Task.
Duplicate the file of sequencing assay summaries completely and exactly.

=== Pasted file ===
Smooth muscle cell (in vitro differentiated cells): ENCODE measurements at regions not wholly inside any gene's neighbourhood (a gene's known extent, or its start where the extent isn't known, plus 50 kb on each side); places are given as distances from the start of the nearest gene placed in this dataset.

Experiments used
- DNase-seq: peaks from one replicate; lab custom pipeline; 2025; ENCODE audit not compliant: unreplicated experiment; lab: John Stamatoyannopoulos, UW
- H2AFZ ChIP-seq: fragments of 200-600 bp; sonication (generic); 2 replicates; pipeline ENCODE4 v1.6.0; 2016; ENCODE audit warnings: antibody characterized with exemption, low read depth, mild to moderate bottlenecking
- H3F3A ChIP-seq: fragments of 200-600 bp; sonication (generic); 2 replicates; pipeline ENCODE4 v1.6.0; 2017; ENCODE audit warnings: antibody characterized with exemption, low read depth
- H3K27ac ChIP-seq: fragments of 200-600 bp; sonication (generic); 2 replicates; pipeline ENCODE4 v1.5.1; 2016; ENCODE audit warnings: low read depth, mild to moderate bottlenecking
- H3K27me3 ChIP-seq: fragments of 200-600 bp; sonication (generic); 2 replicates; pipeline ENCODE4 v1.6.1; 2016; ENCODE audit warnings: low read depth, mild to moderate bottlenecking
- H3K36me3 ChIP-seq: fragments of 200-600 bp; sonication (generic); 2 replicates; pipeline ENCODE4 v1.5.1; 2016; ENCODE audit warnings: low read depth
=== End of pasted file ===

Smooth muscle cell (in vitro differentiated cells): ENCODE measurements at regions not wholly inside any gene's neighbourhood (a gene's known extent, or its start where the extent isn't known, plus 50 kb on each side); places are given as distances from the start of the nearest gene placed in this dataset.

Experiments used
- DNase-seq: peaks from one replicate; lab custom pipeline; 2025; ENCODE audit not compliant: unreplicated experiment; lab: John Stamatoyannopoulos, UW
- H2AFZ ChIP-seq: fragments of 200-600 bp; sonication (generic); 2 replicates; pipeline ENCODE4 v1.6.0; 2016; ENCODE audit warnings: antibody characterized with exemption, low read depth, mild to moderate bottlenecking
- H3F3A ChIP-seq: fragments of 200-600 bp; sonication (generic); 2 replicates; pipeline ENCODE4 v1.6.0; 2017; ENCODE audit warnings: antibody characterized with exemption, low read depth
- H3K27ac ChIP-seq: fragments of 200-600 bp; sonication (generic); 2 replicates; pipeline ENCODE4 v1.5.1; 2016; ENCODE audit warnings: low read depth, mild to moderate bottlenecking
- H3K27me3 ChIP-seq: fragments of 200-600 bp; sonication (generic); 2 replicates; pipeline ENCODE4 v1.6.1; 2016; ENCODE audit warnings: low read depth, mild to moderate bottlenecking
- H3K36me3 ChIP-seq: fragments of 200-600 bp; sonication (generic); 2 replicates; pipeline ENCODE4 v1.5.1; 2016; ENCODE audit warnings: low read depth